As ever, I would love to name check everyone in the production but time and space forbids me to do so. The caricatures of the idyllic American family unit are beautifully and frighteningly recreated by the large ensemble. There are two antagonists in the film, namely, Kim’s boyfriend, Jim Upton (Benjamin Barlow Bazely) and Esmerelda Evercreech (Mimi Tomatani.) Bazely’s character is almost a carbon copy of his counterpart in the movie and he makes a great job of displaying this toxic masculine jock son of the town’s Mayor. Tomatani’s Esmerelda, in this version, is the pious wife of the town’s vicar, the Reverend Judas Evercreech (Andrew Ashton.) Esme is no less crackers in this production but she is a more rounded and believable character than the religious, and frankly bonkers, zealot in the movie. 

One final character, not quite a baddy but not far off, is the flame haired strumpet Joyce Monroe (Stephanie Billers) who has her lascivious eyes firmly set on the windswept and interesting Edward as soon as he arrives. Billers brings the naughtiness of the role beautifully to the stage and her stage son and daughter, Aristide Lyons and Holly Saw respectively, never dropped their saccharine and cartoon like characters from the moment they floated on to the final curtain.

I said that I would return to comment on the costumes. I rather think that Brotherston had a great deal of fun when he was putting this costume plot together as there are some delightful humorous touches dotted around. I cannot talk about the costumes without mentioning Edward’s skin costume which is beautifully crafted but must be extremely restrictive for the actor playing Edward to manoeuvre in. Much credit goes to Liam Mower not only for this but also having to contend with the cumbersome and incredibly effective scissors that he has for hands. While we all realise they are not actually blades because he would have someone’s eyes out, they must still be heavy and difficult to work with. Before I leave the costumes, I have to mention the wonderful topiary costumes towards the end of act one. Visually amazing but, goodness me, if pigs sweat, men perspire and women glow, these brave artists must be glowing buckets by the end of that gruelling sequence.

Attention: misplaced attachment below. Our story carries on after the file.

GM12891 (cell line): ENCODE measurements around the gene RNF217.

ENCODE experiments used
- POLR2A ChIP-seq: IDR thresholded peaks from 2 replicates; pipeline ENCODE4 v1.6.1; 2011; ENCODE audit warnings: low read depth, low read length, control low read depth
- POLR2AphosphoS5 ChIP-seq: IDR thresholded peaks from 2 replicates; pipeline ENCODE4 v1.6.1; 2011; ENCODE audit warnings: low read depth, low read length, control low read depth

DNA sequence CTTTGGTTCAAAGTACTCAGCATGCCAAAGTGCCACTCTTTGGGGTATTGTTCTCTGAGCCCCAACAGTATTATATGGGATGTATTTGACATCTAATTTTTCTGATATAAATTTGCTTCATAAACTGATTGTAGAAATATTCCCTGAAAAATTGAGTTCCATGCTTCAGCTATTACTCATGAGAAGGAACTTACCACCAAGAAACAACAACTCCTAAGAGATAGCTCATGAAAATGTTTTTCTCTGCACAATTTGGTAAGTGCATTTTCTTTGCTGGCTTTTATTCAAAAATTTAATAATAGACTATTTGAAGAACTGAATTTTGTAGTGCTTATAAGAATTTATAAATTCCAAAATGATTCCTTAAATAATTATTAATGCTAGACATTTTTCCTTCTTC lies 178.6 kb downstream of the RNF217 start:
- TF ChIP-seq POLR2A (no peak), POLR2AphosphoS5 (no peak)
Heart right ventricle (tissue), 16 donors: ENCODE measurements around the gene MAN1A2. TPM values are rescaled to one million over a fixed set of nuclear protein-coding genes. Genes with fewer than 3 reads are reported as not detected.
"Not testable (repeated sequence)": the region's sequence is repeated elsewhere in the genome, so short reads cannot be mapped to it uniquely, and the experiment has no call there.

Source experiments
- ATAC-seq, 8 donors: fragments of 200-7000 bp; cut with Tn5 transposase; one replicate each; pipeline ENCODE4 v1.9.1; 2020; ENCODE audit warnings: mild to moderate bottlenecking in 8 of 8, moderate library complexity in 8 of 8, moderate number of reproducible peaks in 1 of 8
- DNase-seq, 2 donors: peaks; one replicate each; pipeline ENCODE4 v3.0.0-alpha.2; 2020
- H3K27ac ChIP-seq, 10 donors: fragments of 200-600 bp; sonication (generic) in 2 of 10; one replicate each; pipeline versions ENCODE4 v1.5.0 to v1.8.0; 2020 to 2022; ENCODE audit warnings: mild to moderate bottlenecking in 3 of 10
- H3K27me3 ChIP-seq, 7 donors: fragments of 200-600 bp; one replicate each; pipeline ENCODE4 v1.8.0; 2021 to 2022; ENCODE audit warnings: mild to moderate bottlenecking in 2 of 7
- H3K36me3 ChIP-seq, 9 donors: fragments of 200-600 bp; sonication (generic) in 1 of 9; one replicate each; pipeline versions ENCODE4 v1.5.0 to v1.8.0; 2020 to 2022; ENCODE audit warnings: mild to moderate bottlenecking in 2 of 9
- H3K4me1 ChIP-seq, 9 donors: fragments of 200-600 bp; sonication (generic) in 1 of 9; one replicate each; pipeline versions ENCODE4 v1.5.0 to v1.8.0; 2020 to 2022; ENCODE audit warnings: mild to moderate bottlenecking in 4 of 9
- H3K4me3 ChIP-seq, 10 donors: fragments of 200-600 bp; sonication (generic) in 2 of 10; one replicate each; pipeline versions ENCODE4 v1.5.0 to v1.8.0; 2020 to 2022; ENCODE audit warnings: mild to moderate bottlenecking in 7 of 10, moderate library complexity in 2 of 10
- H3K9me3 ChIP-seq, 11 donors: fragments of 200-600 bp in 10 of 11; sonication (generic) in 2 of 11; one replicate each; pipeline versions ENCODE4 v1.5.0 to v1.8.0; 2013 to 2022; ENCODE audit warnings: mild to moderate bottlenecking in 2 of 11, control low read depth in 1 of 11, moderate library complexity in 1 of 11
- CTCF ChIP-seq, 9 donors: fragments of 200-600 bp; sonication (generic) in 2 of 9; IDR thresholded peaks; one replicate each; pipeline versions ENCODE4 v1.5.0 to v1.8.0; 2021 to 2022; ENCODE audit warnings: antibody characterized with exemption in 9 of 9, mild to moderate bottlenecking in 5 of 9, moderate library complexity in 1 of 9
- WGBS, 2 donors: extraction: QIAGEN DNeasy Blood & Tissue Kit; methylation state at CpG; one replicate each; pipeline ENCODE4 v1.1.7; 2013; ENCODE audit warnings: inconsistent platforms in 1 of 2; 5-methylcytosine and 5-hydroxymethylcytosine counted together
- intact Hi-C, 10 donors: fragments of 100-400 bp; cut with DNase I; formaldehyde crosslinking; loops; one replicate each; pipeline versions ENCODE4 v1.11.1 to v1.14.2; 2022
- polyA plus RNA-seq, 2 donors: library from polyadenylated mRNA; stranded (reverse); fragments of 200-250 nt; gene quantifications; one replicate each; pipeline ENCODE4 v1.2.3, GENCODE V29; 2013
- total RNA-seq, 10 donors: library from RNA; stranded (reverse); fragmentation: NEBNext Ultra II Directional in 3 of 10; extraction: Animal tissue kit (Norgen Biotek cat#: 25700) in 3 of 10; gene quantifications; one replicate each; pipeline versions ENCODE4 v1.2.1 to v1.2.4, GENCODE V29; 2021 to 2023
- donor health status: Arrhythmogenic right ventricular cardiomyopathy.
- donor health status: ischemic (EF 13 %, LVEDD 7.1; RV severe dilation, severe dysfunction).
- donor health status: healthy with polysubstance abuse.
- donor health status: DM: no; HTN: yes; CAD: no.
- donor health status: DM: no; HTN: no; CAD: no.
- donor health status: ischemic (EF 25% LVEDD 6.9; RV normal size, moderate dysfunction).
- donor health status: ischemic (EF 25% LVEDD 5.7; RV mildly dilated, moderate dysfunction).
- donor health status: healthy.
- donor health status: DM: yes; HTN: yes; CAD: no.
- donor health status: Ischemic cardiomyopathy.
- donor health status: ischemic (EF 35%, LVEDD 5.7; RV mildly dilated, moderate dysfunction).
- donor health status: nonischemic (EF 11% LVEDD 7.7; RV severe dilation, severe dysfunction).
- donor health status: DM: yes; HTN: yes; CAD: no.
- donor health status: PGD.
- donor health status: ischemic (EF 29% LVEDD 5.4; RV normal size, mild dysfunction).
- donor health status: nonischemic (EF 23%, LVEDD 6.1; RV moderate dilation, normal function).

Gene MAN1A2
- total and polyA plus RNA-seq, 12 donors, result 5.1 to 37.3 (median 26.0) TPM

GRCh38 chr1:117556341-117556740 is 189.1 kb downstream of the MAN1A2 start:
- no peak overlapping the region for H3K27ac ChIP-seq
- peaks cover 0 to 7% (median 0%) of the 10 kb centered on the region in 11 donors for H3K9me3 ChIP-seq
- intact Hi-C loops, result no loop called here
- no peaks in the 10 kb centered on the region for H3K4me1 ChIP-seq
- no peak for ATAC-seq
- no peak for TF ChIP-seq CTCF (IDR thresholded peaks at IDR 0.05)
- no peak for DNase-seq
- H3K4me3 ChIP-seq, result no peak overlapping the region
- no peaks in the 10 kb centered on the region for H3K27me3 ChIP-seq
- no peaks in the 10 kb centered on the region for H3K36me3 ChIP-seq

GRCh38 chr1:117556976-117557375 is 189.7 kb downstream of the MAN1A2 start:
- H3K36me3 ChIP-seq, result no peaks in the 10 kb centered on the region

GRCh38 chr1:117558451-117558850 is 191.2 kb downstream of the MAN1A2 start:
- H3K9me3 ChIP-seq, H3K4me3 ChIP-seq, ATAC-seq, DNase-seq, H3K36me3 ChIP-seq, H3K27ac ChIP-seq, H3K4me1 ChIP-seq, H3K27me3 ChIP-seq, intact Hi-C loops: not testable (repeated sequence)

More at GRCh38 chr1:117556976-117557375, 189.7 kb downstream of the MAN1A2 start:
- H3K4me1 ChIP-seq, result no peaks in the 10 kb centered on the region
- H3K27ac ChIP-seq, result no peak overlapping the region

This is a directorial and visual masterpiece by Sir Matthew who has brought Tim Burton’s cautionary tale of acceptance of diversity, tolerance, elements of cancel culture which is far ahead of its time and love in a quite remarkable piece of story-telling through dance using the base material of a well-loved and cult film, kicking and screaming into the modern day. It is nothing short of outstanding. The ending is deliberately and quite cleverly open ended which gives the audience the opportunity to decide the fate of the innocent, blade handed hero.

Edward Scissorhands plays at The Theatre Royal, Newcastle until 6th April and it truly is not to be missed.  

Discover more from Home

Subscribe now to keep reading and get access to the full archive.

Continue reading